I don’t know, maybe I am an old fart. Perhaps the right to repair the appliances that I purchased and therefore should own is an old fashioned point of view. After all, all of these corporations have my best interests at heart, right?

I recommend you support your not so local shortwave stations by listening and supporting their programmers. Even in 2021, there are still many shortwave broadcasts that are worth listening to!

The future of Broadcast Engineering

Nature abhors a vacuum.

There has been a lot of hand wringing and ink spilled recently on the titled subject. The problem seems to be particularly acute when it comes to RF knowledge. I agree with those concerned that there are very few new (read also as young) people entering the field. There are a number of reasons for this; competing technical fields that pay more and are generally easier to work in, the very broad knowledge base required for Broadcast Engineering, and the lack of awareness by major stake holders.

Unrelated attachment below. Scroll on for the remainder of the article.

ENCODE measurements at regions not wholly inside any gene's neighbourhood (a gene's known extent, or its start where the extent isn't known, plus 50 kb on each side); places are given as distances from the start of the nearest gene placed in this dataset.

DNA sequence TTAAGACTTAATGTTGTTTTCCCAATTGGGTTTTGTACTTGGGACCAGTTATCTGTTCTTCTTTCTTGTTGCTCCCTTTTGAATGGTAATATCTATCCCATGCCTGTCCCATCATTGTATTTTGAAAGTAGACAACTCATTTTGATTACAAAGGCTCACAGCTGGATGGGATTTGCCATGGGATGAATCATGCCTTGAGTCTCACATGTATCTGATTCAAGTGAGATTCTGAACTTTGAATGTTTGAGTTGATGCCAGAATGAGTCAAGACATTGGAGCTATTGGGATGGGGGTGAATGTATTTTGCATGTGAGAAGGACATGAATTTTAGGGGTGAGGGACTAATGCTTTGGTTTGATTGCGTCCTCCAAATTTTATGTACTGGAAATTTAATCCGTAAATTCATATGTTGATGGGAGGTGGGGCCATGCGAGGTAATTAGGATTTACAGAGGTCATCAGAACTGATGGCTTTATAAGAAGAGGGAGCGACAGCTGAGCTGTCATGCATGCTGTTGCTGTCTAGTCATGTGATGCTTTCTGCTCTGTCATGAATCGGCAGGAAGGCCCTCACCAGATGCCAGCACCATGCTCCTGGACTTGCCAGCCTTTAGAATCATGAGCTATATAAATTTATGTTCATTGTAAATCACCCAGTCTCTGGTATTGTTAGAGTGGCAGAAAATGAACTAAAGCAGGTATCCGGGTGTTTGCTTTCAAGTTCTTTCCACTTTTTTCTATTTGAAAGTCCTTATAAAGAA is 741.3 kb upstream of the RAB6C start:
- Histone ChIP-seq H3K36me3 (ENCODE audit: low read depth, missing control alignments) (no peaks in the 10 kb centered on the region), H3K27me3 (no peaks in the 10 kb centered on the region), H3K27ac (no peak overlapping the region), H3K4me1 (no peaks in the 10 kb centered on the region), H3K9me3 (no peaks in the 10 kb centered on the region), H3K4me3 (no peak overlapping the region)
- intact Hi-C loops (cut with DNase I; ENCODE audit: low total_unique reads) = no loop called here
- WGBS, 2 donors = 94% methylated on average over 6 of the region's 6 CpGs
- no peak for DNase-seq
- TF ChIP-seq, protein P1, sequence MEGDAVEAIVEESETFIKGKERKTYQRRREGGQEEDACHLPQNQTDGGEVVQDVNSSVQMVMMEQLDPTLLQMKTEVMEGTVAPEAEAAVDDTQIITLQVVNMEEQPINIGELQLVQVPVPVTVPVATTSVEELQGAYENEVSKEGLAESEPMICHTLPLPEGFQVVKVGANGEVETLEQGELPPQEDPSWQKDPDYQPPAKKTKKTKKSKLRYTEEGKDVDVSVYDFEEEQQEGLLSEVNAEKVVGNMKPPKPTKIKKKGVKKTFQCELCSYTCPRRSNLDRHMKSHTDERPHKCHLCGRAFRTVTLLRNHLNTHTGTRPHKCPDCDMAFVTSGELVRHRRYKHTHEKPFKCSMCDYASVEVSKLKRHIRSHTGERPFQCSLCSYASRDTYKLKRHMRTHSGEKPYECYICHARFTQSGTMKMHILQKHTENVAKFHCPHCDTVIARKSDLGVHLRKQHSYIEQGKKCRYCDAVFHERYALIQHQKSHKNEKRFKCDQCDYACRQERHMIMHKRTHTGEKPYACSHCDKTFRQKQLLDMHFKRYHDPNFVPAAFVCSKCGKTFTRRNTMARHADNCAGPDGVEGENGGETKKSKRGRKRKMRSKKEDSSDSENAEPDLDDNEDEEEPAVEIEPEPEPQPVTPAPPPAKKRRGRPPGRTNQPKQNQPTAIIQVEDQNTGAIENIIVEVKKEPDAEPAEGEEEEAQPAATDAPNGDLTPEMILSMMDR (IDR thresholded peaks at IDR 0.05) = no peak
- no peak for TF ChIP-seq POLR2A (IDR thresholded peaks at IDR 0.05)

It seems obvious that for as long at there are radio and television stations, there will need to be those people who install and maintain the transmission systems. The question is, how to attract new people into that field. In order to answer that question, a follow on question would be, what exactly does a Broadcast Engineer do?

This can be broken down into three very broad areas:

  1. Conversion of the art into electronic form. In other words, capturing sound and video with cameras and microphones. What are the various analog and digital formats, how are those signals routed, edited, stored, retrieved and transmitted. What are the various bit reduction (e.g. compression) formats. How these live streams and stored files are mixed to generate the final program material.